Receiving Wide Coverage ...
Occupy Somewhere Else (for a While): Police in New York cleared Zuccotti Park, the site of the Occupy Wall Street protests, in a surprise raid Tuesday morning. The demonstrators were told the move was temporary and they could return later, but if and when they do the structures they erected to keep warm (illegal fire hazards, according to authorities) will be gone. The Post quotes a sanitation worker as saying, “We’re gonna disinfect the hell out of this place.” (Oh, that’s the New York Post, if you were wondering.) The tabloid has an accompanying editorial entitled “Time’s Up, Children.” Hmm, maybe we’re reading too much into the nuanced writing, but we’re beginning to think maybe the Post doesn’t hold the protestors in high regard? We went to the Village Voice site for a different perspective and found some news we might use (“Occupy Wall Street Vows to Shut Down Subways” – aw jeez, please don’t) and a Tweet that demonstrates 140 characters can convey a lot (“Me: 'I'm press!' Lady cop: 'Not tonight.'”) OK, we’d better get back to banking now… Wall Street Journal, New York Times, New York Post, Daily News (New York), Financial Times
Auf Wiedersehen: Josef Ackermann, the CEO of Deutsche Bank for the past decade and “one of the world's most powerful bankers” according to the Journal, said Monday he will leave the institution in May when his contract expires, rather than pursue the chairman’s seat. In July, the bank had announced two of his lieutenants would succeed him as co-CEOs. Financial Times, Wall Street Journal, New York Times
UBS Makes It Official: Sergio Ermotti, who’s been the Swiss bank’s interim leader since Oswald Grubel stepped down in September following a $2 billion loss by an alleged rogue trader, was appointed permanent CEO. Wall Street Journal, Financial Times, New York Times
Chinese Banking: Bank of America plans to shed more of its stake in China Construction Bank; JPMorgan Chase is investing $200 million to create a guarantor of loans to small Chinese firms; the Chinese central bank appears to be “providing some relief for cash-strapped smaller banks” (although this is educated guesswork about an institution that makes our Fed look like a paragon of transparency); and the IMF has called for a revamp of China’s banking sector, which the agency says still relies too much on the state for direction and is prone to creating asset bubbles. And that’s just what’s in the Journal. In the bigger picture, all of this follows President Obama’s tough talk at the Asia-Pacific Economic Cooperation summit, where, according to Reuters, he declared that China, “which often presents itself as a developing country, is now ‘grown up’ and should act that way in global economic affairs.”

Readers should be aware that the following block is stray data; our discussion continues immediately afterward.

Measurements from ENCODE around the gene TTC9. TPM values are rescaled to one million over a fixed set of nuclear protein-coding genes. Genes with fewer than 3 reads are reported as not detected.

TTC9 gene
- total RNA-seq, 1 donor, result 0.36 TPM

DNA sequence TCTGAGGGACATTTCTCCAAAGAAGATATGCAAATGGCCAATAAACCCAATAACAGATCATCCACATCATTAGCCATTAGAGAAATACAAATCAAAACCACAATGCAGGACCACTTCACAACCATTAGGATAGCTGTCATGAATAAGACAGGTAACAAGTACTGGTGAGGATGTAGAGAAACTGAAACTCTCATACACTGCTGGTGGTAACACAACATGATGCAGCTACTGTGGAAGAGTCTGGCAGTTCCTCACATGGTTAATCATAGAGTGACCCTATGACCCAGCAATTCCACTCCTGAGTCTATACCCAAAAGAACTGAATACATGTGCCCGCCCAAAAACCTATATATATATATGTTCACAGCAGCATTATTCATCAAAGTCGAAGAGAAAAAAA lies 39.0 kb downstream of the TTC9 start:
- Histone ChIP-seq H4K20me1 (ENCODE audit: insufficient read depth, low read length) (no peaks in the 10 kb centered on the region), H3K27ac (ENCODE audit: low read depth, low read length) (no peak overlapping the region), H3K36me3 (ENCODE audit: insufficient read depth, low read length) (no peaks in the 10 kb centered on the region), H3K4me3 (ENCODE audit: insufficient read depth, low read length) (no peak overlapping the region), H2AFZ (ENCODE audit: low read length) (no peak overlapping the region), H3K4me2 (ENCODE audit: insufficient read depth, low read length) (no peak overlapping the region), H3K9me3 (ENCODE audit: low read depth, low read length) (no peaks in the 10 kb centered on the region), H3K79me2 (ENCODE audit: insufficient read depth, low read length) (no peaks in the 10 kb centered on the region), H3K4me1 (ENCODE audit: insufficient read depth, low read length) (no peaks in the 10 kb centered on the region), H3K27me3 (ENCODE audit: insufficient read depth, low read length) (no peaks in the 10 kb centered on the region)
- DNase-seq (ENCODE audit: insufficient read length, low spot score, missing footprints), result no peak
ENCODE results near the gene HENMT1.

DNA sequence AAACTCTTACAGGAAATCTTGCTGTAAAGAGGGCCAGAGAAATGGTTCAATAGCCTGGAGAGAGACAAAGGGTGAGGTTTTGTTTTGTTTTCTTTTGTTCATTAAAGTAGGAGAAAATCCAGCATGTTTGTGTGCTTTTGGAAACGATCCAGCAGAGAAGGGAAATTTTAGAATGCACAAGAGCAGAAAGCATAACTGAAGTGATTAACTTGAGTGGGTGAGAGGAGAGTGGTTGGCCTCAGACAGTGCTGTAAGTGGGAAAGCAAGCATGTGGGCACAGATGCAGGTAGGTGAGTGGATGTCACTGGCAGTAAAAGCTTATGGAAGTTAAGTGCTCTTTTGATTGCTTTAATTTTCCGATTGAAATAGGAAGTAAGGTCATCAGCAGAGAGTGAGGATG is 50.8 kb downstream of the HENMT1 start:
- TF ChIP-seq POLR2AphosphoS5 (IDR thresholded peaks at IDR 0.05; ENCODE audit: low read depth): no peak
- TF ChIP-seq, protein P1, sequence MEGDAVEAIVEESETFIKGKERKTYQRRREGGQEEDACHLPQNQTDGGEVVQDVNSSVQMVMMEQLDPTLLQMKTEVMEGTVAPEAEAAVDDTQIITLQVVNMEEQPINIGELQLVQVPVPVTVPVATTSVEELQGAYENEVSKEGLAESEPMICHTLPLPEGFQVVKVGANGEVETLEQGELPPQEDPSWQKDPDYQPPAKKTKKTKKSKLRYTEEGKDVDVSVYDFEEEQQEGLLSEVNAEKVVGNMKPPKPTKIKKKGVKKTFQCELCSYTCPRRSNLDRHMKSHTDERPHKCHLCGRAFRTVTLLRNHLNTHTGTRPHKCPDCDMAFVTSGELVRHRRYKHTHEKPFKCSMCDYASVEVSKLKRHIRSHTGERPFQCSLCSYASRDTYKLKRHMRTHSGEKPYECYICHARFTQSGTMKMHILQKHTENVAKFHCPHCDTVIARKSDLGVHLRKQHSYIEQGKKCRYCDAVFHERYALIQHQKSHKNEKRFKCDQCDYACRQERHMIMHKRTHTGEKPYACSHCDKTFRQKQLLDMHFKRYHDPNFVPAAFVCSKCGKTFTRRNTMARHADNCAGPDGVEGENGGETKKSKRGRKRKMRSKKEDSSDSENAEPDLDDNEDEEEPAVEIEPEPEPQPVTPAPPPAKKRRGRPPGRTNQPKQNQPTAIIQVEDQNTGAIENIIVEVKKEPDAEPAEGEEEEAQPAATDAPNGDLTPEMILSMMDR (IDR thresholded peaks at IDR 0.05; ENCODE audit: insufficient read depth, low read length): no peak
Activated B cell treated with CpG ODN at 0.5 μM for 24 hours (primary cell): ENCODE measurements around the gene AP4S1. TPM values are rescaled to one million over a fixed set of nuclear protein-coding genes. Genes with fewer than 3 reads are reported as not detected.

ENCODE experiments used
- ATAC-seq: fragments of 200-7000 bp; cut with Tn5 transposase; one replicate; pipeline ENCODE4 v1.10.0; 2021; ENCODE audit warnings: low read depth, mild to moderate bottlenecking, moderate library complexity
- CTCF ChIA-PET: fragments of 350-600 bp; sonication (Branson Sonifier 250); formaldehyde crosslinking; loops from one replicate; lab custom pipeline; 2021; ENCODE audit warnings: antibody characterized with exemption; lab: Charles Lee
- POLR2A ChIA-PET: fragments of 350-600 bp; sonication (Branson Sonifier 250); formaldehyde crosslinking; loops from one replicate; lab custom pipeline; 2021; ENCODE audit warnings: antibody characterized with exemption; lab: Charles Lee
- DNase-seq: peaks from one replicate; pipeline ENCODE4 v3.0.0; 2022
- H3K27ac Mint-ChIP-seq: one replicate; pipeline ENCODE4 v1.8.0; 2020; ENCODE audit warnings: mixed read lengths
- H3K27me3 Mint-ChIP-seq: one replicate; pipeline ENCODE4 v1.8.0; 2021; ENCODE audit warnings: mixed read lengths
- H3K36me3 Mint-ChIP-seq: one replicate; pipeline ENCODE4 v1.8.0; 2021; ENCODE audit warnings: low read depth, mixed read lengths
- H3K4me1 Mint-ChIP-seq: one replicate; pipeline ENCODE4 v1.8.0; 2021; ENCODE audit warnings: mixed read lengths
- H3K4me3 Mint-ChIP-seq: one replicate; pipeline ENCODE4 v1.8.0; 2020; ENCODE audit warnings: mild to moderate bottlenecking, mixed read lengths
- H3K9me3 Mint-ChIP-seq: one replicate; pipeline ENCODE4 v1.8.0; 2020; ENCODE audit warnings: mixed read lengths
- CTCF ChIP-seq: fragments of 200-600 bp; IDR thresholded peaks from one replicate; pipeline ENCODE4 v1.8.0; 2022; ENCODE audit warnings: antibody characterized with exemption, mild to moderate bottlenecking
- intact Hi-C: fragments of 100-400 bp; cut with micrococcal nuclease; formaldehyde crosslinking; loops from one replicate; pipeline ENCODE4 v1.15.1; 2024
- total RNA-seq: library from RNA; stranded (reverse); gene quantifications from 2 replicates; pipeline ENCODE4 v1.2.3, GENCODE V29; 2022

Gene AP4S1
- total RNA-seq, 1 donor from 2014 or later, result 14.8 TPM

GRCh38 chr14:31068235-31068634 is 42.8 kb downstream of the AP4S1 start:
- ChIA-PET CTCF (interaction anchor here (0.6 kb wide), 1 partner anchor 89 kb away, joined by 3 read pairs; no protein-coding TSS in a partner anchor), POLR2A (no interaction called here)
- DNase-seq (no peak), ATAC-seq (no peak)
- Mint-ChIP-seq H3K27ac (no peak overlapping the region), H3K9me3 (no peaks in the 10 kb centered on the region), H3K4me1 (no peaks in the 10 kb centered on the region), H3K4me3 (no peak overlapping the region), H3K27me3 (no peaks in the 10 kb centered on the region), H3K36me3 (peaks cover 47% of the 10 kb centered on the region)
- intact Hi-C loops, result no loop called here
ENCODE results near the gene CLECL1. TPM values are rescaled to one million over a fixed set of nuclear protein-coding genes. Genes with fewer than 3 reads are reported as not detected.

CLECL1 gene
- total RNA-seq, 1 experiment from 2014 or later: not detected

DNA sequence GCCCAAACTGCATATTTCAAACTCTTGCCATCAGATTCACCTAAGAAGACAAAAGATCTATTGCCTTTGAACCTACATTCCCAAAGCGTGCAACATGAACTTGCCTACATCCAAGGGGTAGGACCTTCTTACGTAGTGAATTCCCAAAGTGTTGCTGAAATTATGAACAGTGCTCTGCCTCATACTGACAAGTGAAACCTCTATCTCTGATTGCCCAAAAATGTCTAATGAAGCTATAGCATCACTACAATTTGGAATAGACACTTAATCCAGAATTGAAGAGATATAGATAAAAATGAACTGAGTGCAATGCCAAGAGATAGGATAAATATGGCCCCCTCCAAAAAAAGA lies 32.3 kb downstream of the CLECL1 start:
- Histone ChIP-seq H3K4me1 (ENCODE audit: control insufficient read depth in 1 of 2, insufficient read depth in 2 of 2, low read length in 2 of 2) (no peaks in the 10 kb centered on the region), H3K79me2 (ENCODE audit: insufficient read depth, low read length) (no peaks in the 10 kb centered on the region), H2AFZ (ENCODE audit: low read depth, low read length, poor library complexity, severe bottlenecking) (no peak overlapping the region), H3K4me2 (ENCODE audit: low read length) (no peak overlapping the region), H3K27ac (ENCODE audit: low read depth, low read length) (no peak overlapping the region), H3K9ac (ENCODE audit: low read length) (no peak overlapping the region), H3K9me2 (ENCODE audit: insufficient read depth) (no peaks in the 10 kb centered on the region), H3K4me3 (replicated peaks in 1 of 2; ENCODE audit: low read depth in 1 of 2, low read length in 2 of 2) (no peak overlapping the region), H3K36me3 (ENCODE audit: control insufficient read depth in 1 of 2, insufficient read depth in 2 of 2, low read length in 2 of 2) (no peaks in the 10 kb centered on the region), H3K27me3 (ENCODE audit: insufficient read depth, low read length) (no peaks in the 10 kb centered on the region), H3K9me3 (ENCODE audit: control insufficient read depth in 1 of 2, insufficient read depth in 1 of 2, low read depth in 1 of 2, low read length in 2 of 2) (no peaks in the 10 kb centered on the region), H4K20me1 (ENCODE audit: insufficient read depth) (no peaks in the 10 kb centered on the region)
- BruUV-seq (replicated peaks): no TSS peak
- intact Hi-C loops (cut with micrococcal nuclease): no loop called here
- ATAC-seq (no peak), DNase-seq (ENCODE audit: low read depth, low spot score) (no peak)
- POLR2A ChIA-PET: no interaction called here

Wall Street Journal
The Journal has obtained an advance copy of the FHA’s annual independent audit, due out today, and it turns out the report says there’s a “close to 50%” chance the agency will need a taxpayer bailout in the next year. We recall that “people familiar with the matter” told the Journal last week that the audit was “likely to show that while losses are rising, it will maintain positive reserves assuming the economy doesn't dip back into recession.” (Undoubtedly these brave souls requested anonymity because they were risking their livelihoods and careers by whispering to a reporter the classified, top-secret, potentially incendiary information that everything was basically okay.) But according to today’s story, the auditor says there’s a near-even probability that home values will dip another 9% next year – which would leave the FHA in need of $13 billion from the Treasury.
The IMF “appears to have has lost its way and its influence,” writes William Rhodes, a retired globetrotting Citi exec, in an op-ed. It’s been a relatively ineffectual player in the eurozone crisis and the Arab Spring, he says, and needs to secure more resources and to reassert its independence from politicians.
New York Times
Credit Suisse told employees that it will defer less of their compensation to future years. “The move appears to run contrary to a push by regulators around the world to have more compensation at banks deferred, a[n] initiative aimed at reducing unnecessary risk-taking.” To be fair, the Swiss bank “had previously deferred compensation more than many of its competitors,” and its memo said that “this modification brings the firm more in line with ... its competitors.” But what happened to the exemplary “Swiss finish”?
Barclays is climbing the M&A advisory league tables with the help of what an investment banker, the leader of a team the British bank picked up from Lehman Brothers, calls “a big-boy checkbook” that can finance deals.
In the email version of yesterday’s Scan, the section about student loans understated the amount by which defaults for the 2010-2011 graduating classes are expected to exceed the historical norm. It’s 10 to 15 percentage points, according to the analyst quoted in the Journal – not basis points, as we wrote. Obviously, we need a remedial math course. (NYU offers one? Great! It costs how much? We’ll be how old before it’s all paid off? Never mind.)
Yesterday’s email also inadvertently omitted a link to the New York magazine story on Mitt Romney. You can find it right here.